Changing sports teams’ racist names is a start

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A long-running National Football League issue seems to be nearing its end, and it looks like it’ll just be the first fallen domino. Washington’s football team is finally going to get a name change from its current slur against Native Americans to… something else that hasn’t been decided yet, pending an “investigation” into their current name. But pressure from sponsors, including FedEx, which has the naming rights to Washington’s stadium, finally got the organization and owner Dan Snyder to move on changing the clearly racist name.

It’s a shame, of course, that the threat of lost money from corporate sponsors is what will get this long-awaited change to actually happen, and not Native Americans saying the name is a problem, not activists and organizers who have been on this case for much longer than should have been necessary. But then again, FedEx and co. weren’t going to move on this unless that pressure was there, either, so the “shame” here is mostly just on Snyder, who was going to be unmoved by any argument that didn’t involve his own wallet. And since there were always going to be enough fans willing to go to games and buy the merch even if everyone uncomfortable with the name never contributed a dollar, he was never going to get this ball moving.

This is probably a good place to drop this reminder that the appropriation and the racism are the point for many, and are as American as anything else you can think of:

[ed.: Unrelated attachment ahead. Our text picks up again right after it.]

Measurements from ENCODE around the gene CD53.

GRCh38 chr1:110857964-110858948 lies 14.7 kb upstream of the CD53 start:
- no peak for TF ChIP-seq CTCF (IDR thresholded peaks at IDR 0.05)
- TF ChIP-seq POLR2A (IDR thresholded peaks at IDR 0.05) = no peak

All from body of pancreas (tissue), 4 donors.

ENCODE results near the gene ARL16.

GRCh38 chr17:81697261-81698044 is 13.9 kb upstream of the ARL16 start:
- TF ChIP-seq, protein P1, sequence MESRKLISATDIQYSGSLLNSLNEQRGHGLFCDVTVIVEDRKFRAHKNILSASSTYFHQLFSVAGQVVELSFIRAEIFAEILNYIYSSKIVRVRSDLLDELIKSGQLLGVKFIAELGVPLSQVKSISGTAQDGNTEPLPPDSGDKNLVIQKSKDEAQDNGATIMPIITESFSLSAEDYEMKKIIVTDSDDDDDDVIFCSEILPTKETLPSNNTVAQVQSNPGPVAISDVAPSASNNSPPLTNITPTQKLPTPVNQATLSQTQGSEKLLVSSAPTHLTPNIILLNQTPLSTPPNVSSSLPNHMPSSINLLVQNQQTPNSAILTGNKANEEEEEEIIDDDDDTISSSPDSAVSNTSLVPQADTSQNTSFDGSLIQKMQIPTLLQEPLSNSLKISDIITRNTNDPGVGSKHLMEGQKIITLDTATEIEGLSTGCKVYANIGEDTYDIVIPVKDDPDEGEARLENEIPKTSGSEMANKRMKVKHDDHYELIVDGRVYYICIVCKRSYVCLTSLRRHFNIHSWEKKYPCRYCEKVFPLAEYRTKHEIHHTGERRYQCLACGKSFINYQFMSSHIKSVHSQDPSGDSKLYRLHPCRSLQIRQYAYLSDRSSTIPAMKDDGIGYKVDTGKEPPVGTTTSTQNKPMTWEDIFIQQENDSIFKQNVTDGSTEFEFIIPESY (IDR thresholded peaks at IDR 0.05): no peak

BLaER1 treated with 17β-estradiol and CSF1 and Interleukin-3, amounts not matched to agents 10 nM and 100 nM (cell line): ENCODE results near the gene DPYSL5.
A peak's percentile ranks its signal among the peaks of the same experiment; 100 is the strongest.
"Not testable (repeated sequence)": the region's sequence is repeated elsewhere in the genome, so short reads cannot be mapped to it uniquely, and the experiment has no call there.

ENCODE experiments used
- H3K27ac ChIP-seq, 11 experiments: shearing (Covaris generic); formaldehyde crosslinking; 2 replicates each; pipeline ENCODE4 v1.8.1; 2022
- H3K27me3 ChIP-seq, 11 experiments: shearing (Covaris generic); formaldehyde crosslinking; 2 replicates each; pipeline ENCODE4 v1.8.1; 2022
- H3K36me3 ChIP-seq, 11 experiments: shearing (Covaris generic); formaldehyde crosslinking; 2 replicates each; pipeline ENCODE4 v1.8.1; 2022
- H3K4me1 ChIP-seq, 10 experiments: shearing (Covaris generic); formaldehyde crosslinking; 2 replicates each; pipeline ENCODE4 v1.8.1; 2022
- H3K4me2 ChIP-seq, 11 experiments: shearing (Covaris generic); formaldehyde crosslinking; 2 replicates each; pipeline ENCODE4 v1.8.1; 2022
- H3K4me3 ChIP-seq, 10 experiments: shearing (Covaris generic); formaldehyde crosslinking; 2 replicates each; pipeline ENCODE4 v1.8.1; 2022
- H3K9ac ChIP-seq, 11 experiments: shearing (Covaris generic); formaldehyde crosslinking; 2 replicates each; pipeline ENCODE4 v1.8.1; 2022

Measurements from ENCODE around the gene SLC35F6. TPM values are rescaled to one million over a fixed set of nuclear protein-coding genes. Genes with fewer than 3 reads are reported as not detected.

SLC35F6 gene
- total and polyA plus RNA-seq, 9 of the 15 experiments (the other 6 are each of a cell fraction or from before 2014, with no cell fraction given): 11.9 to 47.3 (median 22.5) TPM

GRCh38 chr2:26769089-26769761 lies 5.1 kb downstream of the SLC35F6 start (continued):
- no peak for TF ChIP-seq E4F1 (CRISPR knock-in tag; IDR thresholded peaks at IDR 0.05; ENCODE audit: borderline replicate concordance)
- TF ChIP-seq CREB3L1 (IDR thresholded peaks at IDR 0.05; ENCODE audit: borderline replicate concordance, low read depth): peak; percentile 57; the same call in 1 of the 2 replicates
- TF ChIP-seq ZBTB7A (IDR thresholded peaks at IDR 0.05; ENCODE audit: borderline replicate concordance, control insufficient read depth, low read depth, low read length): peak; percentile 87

The mascot issue is not about whether Native people have been properly polled. It is not a question of American ignorance. It’s that the people with the most power in this situation—the owners, the franchises—know exactly what they’re doing and don’t care. And in the face of much more pressing material concerns, it’s true that a fair number of Native people might not care much, either, which is a sentiment I’ve heard from members of my own family and tribe.

But Native mascots are a monument to racism, just as the Confederate statues that dot public grounds across the country are monuments to racism. And like the statues, despite their often incoherent and cheap origins, these mascots and team names have begun to represent something different for the American people, something grander. They stand in for a version of America that never existed, one that actually respected its neighboring tribal nations. (It makes sense, then, that Native mascots and team names took off at the turn of the twentieth century, just as America was sprinting into its next phase in colonization: The erasure and assimilation of traditional Native governance and culture.)

For many Americans, having these mascots in place is important to their identity and their culture. The Native mascot functions as a seal of approval for the Americans who support it, an ode to their belief that this land is fairly theirs. It is the manifestation of a century of lies told to schoolchildren, about how this country was not built on stolen land and Native blood but slowly ceded through fair trades with The Indians. Any attempts to deviate from this belief system will be met with resistance. So much rests on it.